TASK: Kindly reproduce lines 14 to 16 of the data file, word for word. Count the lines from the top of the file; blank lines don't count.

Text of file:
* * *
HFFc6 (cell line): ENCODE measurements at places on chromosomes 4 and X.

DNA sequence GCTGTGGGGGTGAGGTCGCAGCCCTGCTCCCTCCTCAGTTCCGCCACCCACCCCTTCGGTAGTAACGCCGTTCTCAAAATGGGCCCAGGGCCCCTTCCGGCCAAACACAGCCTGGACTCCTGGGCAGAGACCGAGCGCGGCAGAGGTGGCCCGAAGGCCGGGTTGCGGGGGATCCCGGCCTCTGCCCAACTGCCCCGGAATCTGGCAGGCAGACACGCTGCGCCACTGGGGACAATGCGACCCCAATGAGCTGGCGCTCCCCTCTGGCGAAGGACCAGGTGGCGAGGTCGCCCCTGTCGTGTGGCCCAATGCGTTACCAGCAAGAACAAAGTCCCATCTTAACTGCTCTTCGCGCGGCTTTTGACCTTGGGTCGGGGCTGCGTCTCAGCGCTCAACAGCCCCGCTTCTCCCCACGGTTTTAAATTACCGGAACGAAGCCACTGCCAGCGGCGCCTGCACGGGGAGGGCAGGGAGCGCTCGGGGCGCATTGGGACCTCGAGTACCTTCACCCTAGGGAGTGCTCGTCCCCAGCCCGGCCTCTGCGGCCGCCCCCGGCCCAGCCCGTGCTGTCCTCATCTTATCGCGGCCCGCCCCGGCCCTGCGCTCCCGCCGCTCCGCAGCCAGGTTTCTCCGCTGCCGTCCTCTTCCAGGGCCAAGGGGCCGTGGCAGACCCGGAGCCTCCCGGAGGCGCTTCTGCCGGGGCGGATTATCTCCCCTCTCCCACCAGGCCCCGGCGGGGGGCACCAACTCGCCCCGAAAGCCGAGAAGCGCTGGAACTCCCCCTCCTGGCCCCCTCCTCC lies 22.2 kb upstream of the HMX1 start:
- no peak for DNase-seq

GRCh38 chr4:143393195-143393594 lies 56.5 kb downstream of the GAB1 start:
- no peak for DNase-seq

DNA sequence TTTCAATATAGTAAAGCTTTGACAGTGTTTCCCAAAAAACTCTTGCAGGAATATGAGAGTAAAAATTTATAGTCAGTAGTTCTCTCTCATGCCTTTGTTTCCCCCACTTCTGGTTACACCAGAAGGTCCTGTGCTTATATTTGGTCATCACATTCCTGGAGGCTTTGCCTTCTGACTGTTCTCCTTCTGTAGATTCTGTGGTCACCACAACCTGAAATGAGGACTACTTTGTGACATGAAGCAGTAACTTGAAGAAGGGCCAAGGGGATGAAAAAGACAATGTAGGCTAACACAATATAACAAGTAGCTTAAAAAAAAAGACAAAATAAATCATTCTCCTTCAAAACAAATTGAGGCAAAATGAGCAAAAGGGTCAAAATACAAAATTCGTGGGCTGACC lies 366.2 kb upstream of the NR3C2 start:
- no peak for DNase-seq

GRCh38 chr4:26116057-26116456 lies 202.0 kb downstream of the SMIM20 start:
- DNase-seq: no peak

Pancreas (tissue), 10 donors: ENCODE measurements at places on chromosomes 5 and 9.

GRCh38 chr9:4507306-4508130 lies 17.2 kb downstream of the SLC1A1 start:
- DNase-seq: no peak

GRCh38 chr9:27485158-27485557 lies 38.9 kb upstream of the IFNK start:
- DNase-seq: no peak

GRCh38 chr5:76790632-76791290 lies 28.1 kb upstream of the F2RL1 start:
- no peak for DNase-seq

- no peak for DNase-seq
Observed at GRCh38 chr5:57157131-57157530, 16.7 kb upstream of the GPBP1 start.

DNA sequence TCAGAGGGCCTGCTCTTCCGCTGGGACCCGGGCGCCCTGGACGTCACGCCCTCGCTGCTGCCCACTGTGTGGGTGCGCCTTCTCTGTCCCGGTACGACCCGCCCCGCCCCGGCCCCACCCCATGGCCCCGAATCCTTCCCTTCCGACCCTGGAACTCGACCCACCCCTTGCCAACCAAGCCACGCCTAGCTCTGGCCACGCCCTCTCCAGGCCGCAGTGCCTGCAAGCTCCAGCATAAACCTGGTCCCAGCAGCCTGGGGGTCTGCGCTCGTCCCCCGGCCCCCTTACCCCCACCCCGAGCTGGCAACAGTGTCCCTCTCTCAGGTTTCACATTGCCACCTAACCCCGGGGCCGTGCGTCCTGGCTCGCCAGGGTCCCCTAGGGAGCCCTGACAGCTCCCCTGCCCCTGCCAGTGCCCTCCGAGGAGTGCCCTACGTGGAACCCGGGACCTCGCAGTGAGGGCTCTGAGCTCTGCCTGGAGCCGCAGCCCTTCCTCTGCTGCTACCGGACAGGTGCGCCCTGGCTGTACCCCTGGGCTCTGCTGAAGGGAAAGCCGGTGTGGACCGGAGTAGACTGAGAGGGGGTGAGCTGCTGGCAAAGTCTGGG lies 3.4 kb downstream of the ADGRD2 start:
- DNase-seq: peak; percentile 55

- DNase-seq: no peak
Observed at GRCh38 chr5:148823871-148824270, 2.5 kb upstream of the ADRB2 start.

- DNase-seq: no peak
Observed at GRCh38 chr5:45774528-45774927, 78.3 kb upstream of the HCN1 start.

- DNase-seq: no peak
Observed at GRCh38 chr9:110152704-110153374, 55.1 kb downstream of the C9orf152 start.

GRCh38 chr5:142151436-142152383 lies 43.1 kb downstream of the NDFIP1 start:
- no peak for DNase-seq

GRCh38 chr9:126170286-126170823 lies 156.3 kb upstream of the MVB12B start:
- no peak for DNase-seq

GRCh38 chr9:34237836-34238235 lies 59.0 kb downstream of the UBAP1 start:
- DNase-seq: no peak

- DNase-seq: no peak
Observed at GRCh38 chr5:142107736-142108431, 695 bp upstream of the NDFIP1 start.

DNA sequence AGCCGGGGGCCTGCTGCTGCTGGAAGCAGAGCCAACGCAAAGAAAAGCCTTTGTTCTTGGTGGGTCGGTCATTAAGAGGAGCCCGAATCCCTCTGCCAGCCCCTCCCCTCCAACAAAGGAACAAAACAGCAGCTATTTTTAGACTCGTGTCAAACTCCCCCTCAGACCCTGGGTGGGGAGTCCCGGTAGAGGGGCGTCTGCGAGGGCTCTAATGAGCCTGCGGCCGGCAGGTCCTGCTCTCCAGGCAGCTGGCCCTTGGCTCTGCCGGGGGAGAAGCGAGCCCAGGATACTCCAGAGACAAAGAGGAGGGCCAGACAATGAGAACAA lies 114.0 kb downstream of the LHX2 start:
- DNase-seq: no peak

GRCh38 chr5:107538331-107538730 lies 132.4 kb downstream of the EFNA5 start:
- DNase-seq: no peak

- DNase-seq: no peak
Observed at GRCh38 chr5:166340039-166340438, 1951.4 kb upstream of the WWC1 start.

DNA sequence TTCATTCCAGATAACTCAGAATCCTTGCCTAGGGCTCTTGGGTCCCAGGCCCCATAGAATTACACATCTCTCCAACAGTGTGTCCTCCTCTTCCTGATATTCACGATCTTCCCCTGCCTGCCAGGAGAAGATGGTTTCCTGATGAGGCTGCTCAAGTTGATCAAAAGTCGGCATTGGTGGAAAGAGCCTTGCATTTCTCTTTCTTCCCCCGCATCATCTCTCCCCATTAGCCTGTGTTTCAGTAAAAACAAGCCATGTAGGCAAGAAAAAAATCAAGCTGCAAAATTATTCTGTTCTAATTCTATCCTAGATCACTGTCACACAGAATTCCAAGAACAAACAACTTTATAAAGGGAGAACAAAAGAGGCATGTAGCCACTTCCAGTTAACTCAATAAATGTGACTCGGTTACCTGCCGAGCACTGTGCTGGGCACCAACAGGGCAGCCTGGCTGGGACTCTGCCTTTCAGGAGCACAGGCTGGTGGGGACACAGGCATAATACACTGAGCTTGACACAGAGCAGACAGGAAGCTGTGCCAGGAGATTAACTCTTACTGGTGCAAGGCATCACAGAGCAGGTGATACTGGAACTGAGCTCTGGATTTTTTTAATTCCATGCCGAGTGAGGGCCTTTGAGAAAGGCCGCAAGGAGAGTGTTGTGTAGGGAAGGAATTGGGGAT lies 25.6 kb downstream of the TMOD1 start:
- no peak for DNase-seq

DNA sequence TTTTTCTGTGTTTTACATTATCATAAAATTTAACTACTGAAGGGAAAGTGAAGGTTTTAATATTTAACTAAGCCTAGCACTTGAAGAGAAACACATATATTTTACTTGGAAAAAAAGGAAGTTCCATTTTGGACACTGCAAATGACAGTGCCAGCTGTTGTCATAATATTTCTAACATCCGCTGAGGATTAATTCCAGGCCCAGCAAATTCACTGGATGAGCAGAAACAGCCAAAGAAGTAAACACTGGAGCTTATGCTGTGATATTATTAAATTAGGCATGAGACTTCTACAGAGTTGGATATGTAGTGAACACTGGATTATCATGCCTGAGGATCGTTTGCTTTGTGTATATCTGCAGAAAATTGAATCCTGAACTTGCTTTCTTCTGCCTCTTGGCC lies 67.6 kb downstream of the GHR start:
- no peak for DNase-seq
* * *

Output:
- DNase-seq: no peak

GRCh38 chr5:76790632-76791290 lies 28.1 kb upstream of the F2RL1 start:
- no peak for DNase-seq